From high-profile recalls linked to contaminants to a changing regulatory environment, the focus of food safety efforts is evolving within and beyond companies. On a broad level and driven by changes like recent updates to BRC Global Standard for Food Safety Issue 8, including updates to the Additional Module 11 for the Meat Supply Chain, there is a greater emphasis on a strong food safety culture, with a top-down, end-to-end prioritization on food safety.
On an organizational level, manufacturers are deploying more food safety measures and interventions, and moving to continually assess progress toward their food safety goals to ensure that products leaving their facilities are safe and traceable. As companies and regulatory agencies seek to assure that their combined efforts meet this new standard of food safety, audits in-turn are evolving, too.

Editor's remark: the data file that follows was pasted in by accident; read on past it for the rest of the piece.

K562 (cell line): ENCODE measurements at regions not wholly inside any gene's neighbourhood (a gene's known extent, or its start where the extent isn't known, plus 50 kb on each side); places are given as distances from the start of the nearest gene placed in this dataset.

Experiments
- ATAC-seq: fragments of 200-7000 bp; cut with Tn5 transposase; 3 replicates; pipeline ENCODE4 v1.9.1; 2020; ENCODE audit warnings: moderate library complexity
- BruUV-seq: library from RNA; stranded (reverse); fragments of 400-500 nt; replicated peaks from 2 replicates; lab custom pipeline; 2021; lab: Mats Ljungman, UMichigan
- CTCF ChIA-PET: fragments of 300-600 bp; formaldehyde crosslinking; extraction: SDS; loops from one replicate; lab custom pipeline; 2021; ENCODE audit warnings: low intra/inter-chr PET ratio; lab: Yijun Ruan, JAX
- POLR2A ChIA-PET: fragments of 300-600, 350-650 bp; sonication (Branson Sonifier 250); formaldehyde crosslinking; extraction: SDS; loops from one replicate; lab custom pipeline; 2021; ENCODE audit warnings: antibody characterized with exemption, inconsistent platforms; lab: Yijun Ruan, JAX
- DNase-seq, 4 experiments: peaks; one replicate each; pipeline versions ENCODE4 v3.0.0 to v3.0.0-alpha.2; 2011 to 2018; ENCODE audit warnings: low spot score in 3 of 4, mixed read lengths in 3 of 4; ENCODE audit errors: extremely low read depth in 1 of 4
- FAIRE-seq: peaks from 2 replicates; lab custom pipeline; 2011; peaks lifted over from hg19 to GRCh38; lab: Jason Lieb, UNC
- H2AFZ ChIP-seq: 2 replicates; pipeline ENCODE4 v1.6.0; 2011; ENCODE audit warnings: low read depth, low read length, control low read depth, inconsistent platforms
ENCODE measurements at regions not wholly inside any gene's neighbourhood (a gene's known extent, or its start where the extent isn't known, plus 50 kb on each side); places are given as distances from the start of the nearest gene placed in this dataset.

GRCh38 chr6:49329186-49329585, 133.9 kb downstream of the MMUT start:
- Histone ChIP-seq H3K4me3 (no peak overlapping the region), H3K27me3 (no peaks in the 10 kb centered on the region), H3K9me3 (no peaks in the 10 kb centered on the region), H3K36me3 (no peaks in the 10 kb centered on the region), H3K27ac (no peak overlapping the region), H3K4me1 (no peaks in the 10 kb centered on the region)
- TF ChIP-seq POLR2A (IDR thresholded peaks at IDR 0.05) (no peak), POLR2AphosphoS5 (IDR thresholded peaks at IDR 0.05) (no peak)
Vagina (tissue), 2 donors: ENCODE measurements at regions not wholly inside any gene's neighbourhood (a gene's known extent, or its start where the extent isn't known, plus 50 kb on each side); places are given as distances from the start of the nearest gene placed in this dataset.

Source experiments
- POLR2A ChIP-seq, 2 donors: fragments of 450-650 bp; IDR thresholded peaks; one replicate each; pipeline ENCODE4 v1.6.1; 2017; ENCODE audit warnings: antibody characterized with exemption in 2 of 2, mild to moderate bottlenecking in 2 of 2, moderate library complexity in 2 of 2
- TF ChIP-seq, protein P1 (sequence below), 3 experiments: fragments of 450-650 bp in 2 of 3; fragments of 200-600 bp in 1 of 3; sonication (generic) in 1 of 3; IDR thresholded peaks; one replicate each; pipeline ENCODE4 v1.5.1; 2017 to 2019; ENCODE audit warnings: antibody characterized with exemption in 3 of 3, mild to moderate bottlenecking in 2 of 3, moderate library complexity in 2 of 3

In addition to conducting their own internal audits, starting February 1, 2019, meat and poultry processors seeking BRC certification must have onsite documented processes in their facility. These processes should have greater transparency, demonstrate effective traceability from slaughterhouse to distribution, establish actionable and corrective procedures for foreign body removal equipment as well as other requirements based on the new standard.
Because of these changes, food safety plans and preparations for supply chain audits must be as dynamic as they are stringent and regularly reviewed, to allow for additional updates and evolving circumstances. Here are some basic steps that include a thorough understanding of what’s involved in a BRC audit and an evaluation of your current practices and vulnerabilities.